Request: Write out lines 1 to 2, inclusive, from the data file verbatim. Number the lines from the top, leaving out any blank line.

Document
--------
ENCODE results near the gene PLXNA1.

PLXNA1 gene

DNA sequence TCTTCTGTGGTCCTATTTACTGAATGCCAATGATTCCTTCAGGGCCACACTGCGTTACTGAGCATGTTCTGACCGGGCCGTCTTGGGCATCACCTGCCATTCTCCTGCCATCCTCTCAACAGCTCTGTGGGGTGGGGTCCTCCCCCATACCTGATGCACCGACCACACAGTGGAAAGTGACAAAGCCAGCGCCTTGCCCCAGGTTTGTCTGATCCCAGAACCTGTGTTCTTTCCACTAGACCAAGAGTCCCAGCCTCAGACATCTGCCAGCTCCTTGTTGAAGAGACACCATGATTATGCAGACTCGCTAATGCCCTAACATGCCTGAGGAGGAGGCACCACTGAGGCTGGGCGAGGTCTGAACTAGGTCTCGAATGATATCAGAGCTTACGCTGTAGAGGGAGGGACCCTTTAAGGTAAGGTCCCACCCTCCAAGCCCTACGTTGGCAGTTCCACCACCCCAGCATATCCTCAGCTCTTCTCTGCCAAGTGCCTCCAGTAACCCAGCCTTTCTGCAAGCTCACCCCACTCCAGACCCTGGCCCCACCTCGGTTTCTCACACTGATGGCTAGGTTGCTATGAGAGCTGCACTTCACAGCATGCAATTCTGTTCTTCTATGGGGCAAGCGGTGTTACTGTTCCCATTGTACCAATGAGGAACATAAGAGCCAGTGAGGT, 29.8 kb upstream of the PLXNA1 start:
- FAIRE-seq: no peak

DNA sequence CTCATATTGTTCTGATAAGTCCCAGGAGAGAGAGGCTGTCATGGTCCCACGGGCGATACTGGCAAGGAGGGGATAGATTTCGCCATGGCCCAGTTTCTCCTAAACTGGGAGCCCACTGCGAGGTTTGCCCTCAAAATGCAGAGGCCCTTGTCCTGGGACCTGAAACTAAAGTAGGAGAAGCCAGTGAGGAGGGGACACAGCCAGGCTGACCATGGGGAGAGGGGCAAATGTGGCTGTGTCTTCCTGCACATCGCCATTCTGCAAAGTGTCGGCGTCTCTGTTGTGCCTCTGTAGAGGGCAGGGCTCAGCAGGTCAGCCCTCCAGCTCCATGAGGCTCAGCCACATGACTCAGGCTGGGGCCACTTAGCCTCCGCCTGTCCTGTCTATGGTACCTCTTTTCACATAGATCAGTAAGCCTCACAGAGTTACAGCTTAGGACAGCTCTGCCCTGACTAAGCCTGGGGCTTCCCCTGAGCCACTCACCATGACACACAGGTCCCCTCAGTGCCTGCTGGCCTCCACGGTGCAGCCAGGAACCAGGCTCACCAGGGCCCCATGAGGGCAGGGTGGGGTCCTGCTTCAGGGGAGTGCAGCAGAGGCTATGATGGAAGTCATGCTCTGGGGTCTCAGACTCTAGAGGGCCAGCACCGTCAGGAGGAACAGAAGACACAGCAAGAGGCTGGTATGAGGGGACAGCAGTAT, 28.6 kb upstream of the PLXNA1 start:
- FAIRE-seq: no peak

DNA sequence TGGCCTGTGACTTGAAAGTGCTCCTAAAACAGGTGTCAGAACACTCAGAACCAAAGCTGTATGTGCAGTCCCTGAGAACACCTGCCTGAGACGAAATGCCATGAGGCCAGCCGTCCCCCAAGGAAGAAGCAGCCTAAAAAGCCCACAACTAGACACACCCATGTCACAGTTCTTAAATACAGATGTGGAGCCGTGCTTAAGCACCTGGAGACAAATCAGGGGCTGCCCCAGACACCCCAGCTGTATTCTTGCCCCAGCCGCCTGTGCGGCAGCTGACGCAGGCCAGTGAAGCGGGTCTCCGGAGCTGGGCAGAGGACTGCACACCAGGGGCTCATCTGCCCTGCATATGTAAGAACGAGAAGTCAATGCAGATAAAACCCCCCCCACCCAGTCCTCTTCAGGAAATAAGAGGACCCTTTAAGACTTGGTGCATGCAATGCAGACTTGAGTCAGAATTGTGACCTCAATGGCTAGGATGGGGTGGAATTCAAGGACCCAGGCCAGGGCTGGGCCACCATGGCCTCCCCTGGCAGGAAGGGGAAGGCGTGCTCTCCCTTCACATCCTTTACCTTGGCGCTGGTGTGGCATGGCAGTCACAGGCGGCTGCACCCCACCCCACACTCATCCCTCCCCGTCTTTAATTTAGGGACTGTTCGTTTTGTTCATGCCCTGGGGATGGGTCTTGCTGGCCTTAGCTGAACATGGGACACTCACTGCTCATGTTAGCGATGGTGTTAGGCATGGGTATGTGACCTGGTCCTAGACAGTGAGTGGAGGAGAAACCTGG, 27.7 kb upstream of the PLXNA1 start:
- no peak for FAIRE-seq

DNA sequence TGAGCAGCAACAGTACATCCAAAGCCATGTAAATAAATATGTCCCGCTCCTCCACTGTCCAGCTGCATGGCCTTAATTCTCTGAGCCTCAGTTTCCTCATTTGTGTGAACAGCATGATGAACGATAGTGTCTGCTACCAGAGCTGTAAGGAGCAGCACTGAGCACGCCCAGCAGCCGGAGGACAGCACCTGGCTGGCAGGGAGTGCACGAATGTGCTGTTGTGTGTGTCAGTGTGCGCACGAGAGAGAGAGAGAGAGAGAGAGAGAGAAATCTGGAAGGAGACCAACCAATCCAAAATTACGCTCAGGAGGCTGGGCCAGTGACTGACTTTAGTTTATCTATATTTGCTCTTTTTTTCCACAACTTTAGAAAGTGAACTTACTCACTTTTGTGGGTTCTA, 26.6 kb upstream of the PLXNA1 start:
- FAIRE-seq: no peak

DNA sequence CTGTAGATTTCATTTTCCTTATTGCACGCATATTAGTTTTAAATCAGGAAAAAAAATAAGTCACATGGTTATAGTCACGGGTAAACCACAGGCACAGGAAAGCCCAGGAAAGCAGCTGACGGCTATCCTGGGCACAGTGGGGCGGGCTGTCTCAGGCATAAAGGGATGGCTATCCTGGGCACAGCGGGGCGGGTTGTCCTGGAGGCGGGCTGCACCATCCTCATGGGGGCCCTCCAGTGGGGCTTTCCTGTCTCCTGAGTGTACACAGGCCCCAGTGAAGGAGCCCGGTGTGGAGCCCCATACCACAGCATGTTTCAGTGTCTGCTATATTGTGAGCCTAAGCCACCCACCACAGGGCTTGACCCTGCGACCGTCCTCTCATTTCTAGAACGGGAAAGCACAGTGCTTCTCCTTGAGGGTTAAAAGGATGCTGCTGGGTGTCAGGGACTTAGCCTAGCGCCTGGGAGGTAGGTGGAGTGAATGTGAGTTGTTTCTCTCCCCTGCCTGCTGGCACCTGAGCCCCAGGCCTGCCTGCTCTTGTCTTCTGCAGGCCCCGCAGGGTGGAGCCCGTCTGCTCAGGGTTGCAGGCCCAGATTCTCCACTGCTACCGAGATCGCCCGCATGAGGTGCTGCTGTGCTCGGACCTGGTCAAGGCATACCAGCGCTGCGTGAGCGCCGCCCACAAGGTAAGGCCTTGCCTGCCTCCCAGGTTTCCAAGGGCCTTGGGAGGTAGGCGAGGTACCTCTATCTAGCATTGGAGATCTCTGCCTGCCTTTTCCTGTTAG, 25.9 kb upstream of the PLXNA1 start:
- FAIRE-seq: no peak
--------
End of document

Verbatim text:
ENCODE results near the gene PLXNA1.

PLXNA1 gene